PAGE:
Ten to 12 more families with Bradley students have asked for an increase in financial aid this year, but the director of financial assistance said the university is able to accommodate them.
“Back in the fall when it became clear that this economic downturn was going to be pretty pervasive, we did an analysis,” Dave Pardieck said. “We shared that with the senior leadership. Their response was to do what you need, so students don’t have to leave here for financial reasons.”
Pardieck said Bradley will not be retracting any need-based grants or scholarships from students for next year. Instead, the university has allocated more money to help students during this difficult time.
“It is very severe and it is affecting a lot of families, but I think right now we have it pretty contained,” he said.
However, Sara Hartman, a junior psychology, criminal justice and sociology major, said she has run into problems with financial aid, particularly FAFSA.
“My parents keep filling out the FAFSA, and they keep telling me that they make too much money to get financial aid, but I’m still cut off from my parents,” she said.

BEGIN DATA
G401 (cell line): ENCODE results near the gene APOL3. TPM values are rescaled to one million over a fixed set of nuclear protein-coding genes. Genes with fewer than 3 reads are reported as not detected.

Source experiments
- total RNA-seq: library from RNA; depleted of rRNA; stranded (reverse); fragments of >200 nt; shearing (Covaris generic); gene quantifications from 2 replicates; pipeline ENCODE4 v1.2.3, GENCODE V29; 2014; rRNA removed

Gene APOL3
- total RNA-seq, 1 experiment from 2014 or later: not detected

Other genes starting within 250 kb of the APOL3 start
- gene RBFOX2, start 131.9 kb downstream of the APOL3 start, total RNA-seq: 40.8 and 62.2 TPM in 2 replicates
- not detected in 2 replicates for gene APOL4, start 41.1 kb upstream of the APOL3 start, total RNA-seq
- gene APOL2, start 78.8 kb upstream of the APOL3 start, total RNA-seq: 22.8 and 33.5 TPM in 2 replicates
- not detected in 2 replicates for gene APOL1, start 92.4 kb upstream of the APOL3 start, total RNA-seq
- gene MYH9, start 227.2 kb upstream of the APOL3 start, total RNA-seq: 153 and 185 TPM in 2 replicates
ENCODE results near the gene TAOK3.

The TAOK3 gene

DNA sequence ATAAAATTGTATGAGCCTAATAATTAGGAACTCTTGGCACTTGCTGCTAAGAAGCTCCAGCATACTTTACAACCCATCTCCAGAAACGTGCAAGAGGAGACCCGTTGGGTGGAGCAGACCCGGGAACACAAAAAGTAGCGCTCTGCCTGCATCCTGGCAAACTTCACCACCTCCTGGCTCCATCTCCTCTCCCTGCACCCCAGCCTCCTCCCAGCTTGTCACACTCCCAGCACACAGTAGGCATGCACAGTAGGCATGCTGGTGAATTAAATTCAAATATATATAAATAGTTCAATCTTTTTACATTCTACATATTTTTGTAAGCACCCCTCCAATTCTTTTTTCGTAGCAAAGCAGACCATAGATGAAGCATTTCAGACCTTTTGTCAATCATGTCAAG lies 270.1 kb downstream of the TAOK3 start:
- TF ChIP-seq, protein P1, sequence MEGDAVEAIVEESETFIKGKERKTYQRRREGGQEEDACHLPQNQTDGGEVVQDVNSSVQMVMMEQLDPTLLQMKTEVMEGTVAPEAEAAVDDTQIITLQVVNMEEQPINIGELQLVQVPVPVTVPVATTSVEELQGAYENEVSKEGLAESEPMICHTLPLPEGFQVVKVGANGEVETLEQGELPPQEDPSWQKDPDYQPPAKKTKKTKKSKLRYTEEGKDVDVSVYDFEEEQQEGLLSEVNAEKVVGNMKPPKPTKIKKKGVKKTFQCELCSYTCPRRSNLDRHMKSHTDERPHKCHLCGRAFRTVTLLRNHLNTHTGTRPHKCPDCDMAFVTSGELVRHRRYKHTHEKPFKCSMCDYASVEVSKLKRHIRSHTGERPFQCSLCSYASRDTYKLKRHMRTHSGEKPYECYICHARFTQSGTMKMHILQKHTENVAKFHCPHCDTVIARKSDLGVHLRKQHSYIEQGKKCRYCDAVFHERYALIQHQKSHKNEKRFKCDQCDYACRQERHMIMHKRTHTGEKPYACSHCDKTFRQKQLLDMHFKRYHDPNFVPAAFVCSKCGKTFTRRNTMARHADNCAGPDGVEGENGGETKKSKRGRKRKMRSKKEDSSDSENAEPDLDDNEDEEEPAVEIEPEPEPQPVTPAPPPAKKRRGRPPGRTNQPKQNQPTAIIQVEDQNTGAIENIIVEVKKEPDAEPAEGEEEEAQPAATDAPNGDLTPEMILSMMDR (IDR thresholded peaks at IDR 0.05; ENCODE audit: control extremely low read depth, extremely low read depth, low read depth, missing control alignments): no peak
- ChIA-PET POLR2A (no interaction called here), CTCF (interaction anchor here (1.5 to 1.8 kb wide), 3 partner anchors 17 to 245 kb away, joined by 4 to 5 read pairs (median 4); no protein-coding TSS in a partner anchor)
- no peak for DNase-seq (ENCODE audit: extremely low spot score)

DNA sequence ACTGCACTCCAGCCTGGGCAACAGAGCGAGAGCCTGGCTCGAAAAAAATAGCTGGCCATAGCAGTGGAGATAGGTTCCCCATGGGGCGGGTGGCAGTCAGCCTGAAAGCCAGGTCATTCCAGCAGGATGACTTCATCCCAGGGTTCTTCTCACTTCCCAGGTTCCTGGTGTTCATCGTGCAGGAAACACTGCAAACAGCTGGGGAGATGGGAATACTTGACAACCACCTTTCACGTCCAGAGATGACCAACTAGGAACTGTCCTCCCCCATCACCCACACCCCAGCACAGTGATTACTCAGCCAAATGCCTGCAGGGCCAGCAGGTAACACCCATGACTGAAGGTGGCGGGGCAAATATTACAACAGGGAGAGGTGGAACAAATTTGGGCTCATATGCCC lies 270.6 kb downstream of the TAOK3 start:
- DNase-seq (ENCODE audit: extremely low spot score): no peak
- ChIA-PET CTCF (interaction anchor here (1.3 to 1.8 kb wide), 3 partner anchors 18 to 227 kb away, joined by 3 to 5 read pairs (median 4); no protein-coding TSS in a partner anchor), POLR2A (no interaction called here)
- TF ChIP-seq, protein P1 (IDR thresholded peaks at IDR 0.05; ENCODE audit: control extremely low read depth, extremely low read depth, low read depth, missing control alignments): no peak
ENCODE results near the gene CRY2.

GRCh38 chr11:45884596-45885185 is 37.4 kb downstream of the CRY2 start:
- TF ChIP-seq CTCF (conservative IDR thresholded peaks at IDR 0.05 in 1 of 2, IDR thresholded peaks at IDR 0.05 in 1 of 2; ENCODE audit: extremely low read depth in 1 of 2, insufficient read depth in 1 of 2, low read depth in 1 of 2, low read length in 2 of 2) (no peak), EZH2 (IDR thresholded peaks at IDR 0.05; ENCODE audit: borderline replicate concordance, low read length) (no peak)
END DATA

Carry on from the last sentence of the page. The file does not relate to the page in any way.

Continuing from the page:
Hartman said she has been limited because of the state of the economy.
“I was going to go study abroad, but my parents advised me not to because of the economy and not to get loans for that and to get loans for school,” she said.
The number of families with Bradley students with “special considerations” has increased slightly, Pardieck said.
A family can receive a special consideration if they experience a “change in income, either loss of income or reduction in income due to the fact that people are being cut back instead of working 40 hours a week they’re working 30 hours a week,” he said.
Despite families with “special considerations,” Pardieck said the number of students and families filling out FAFSA forms is the same this year.
“It’s important to keep in mind about 90 percent of Bradley students receive some type of financial assistance,” he said. “Students who have completed FAFSA in the past will continue to complete it.”
He said he’s seen more prospective students filling out FAFSA this year than last, but the reason for that is because Bradley has admitted more students.
Although Bradley will accommodate students who need help with tuition, the university will not increase student scholarships for next year.
“The university’s policy has always been whatever scholarship tier you enter with you stay with,” he said.
Earlier this school year, University President Joanne Glasser sent a letter to families with Bradley students and posted a statement on the Bradley Web site about college affordability.
“We understand that many families are concerned that their college savings and investments will not stretch as far as planned,” the statement reads. “Let me assure you that we are making every effort to ensure that the cost of the Bradley Experience does not slip out of your financial reach.”